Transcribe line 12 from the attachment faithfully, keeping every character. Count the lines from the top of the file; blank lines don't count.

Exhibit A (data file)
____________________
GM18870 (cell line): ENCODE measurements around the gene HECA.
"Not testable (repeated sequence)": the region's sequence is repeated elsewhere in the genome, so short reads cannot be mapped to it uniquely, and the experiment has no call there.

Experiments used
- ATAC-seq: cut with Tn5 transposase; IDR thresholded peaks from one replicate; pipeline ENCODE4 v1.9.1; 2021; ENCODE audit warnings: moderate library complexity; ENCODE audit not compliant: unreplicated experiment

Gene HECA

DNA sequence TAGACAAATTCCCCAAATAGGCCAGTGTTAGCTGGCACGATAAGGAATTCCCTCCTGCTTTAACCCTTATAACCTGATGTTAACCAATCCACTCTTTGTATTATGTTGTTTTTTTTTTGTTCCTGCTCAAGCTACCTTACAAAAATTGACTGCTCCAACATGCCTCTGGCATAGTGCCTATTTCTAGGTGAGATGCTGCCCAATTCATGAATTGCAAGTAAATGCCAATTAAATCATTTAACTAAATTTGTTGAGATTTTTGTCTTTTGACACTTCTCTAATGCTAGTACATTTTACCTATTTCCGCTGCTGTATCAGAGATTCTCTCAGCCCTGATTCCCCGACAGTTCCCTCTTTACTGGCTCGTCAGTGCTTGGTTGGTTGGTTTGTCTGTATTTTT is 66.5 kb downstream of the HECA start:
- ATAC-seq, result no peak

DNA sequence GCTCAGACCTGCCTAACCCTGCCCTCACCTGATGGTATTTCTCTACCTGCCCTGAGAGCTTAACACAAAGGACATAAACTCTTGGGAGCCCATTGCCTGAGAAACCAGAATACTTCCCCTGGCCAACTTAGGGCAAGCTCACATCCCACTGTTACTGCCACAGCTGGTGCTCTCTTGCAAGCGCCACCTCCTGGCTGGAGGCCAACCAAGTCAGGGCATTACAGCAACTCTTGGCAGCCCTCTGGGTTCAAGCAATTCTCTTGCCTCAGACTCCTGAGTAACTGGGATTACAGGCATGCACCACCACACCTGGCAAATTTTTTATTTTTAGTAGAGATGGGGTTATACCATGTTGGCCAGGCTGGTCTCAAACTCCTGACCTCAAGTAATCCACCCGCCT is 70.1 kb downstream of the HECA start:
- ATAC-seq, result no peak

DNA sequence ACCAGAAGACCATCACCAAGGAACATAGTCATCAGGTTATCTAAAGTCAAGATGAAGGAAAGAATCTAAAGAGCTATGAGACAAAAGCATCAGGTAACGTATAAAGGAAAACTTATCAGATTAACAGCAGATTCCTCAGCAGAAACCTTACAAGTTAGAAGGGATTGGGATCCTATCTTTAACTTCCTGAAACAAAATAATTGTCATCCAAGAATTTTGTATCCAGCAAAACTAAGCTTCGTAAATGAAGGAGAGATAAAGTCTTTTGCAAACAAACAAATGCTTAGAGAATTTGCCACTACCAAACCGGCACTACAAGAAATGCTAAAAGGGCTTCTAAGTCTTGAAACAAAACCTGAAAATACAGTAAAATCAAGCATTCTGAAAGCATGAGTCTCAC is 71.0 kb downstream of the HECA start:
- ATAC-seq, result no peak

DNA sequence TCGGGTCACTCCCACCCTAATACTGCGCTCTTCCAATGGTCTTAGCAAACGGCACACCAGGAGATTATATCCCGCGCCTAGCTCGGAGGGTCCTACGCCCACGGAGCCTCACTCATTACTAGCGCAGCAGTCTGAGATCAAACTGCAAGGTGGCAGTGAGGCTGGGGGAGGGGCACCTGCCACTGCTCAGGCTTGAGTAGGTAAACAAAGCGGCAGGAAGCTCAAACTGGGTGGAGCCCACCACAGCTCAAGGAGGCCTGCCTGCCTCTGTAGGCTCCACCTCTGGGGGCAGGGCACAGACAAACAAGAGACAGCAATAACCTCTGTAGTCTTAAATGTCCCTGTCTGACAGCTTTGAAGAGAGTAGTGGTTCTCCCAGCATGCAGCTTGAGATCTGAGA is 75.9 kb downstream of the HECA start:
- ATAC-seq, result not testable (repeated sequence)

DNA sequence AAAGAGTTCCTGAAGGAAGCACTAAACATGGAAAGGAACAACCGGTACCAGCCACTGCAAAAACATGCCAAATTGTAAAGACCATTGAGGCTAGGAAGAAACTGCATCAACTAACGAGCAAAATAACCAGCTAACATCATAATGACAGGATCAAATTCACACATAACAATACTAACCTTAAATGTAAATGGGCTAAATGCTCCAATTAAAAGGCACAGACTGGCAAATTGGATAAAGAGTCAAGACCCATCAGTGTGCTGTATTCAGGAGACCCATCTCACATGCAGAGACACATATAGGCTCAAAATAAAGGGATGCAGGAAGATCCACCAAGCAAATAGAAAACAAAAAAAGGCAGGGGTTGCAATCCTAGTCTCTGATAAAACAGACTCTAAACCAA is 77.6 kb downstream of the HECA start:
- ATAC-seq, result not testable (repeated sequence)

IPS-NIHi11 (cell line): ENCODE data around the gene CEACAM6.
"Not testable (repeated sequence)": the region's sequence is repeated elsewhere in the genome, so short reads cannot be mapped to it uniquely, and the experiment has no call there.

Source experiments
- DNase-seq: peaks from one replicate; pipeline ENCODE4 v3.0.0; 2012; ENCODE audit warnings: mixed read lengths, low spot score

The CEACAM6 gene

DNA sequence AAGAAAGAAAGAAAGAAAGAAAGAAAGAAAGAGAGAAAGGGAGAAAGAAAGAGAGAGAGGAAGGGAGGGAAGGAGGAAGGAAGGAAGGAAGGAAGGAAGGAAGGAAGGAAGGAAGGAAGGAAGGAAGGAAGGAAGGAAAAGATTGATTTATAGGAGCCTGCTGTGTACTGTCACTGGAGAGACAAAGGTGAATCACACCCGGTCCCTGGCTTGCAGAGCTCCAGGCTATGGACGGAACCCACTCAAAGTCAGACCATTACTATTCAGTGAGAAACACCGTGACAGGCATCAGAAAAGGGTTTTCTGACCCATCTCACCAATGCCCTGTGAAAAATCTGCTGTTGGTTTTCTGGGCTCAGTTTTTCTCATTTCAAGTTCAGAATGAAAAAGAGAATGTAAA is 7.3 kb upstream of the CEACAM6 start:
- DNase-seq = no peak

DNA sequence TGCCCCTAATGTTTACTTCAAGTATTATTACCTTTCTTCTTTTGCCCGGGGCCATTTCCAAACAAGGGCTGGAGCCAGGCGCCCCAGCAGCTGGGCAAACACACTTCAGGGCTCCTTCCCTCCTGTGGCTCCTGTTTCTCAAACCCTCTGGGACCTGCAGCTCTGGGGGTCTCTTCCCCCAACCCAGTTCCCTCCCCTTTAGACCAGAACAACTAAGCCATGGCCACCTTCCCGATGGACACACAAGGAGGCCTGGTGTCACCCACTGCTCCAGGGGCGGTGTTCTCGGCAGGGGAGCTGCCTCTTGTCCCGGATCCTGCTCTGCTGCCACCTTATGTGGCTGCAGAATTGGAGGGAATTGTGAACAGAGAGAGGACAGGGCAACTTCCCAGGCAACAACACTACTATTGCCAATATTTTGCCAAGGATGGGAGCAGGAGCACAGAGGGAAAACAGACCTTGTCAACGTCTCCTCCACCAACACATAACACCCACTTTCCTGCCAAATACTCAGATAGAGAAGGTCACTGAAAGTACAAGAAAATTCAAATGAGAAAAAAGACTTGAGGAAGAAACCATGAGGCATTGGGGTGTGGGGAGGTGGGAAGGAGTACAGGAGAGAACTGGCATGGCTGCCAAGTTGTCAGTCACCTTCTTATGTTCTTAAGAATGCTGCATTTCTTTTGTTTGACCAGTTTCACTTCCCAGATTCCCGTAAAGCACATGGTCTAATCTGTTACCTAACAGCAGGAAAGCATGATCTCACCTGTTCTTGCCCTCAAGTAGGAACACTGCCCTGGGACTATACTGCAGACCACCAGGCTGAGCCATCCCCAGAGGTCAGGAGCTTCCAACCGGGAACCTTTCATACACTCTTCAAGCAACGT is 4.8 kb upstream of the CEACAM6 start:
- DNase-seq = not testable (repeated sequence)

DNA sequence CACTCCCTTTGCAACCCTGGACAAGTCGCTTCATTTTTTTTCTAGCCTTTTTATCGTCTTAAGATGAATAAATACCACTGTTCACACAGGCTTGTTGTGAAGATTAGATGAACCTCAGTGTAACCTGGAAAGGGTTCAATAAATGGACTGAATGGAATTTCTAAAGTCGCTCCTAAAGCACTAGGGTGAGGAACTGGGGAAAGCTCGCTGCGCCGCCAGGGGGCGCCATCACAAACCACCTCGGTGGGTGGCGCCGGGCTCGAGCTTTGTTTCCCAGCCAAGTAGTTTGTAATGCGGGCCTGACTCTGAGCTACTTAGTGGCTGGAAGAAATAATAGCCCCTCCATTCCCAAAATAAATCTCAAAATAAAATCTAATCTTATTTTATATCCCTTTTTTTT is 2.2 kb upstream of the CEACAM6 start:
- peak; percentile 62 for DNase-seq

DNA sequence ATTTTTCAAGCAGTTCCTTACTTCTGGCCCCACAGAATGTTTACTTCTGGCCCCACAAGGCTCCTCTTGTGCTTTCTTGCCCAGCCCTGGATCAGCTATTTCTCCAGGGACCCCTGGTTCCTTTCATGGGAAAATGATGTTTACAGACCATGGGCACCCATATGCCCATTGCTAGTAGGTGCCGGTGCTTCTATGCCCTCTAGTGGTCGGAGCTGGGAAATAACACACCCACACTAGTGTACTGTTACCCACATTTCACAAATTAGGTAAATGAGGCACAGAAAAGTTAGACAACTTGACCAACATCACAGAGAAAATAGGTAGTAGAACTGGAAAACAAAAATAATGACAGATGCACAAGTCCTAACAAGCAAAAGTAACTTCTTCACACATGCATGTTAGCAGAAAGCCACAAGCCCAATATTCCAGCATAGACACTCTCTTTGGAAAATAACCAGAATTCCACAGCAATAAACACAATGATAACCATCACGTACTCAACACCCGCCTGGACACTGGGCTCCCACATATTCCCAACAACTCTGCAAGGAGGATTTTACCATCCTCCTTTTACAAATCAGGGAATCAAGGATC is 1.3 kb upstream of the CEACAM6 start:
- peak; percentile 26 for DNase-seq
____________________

DNA sequence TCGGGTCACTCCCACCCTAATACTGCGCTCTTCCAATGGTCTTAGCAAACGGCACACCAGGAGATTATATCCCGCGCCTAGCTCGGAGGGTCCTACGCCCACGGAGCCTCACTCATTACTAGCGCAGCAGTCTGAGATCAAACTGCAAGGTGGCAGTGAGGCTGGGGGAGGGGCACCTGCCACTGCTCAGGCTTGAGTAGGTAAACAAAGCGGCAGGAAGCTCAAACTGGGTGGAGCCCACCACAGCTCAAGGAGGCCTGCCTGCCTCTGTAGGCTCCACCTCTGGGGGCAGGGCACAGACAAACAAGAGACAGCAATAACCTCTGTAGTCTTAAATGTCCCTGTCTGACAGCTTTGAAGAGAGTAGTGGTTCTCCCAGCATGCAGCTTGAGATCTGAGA is 75.9 kb downstream of the HECA start: